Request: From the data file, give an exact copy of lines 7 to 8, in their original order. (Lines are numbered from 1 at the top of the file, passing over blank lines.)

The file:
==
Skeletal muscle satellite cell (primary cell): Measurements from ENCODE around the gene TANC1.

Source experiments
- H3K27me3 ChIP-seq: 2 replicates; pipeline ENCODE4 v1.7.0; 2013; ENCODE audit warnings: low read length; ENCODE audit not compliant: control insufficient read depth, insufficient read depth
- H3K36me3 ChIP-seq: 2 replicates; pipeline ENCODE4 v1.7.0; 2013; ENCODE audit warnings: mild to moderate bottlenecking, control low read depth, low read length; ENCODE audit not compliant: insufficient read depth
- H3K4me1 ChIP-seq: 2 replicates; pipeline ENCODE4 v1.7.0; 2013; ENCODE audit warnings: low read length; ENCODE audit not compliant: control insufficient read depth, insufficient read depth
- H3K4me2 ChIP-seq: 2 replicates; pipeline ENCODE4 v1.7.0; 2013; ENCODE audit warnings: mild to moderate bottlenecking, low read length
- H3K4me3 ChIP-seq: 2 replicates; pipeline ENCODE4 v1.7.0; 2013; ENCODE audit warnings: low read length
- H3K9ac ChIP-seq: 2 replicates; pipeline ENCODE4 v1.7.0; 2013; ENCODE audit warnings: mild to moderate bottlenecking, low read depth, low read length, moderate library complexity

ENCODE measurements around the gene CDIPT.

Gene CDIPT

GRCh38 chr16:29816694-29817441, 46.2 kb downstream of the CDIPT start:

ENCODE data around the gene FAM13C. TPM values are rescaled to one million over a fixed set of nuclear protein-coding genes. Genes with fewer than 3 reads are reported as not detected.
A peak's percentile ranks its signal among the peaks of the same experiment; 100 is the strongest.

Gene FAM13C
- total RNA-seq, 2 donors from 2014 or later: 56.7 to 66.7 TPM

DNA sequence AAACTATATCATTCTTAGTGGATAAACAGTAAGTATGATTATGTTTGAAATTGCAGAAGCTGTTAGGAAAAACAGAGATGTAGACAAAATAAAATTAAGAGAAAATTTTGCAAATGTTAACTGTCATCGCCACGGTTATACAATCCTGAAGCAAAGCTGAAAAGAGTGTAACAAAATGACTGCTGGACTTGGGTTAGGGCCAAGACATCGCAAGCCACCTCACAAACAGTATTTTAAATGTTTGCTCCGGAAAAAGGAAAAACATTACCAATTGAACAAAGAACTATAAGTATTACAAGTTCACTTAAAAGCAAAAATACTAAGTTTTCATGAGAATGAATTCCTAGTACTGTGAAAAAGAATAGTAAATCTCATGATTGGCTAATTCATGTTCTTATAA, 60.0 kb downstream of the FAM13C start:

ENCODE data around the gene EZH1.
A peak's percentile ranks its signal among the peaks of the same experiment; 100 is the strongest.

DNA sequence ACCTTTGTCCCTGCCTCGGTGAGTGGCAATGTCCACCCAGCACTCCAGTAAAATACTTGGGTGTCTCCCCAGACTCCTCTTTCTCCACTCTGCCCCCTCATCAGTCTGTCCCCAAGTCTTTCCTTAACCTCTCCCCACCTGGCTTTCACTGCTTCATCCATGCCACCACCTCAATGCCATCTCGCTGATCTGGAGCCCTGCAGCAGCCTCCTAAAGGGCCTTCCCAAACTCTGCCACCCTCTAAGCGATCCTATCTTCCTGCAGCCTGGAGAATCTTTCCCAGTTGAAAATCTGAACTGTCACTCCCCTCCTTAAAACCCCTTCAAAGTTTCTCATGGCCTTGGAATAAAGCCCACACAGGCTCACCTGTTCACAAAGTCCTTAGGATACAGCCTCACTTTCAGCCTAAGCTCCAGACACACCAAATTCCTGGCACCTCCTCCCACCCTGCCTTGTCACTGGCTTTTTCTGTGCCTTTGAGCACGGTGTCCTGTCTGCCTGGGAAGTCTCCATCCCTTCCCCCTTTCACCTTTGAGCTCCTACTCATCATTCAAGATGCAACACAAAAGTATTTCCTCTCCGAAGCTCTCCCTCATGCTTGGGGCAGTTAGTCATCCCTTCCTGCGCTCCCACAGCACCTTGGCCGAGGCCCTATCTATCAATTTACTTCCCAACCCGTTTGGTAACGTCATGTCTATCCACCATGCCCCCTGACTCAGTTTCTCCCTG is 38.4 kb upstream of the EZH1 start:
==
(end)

- H3K4me3 ChIP-seq: 2 replicates; pipeline ENCODE4 v1.7.0; 2013; ENCODE audit warnings: low read length
- H3K9ac ChIP-seq: 2 replicates; pipeline ENCODE4 v1.7.0; 2013; ENCODE audit warnings: mild to moderate bottlenecking, low read depth, low read length, moderate library complexity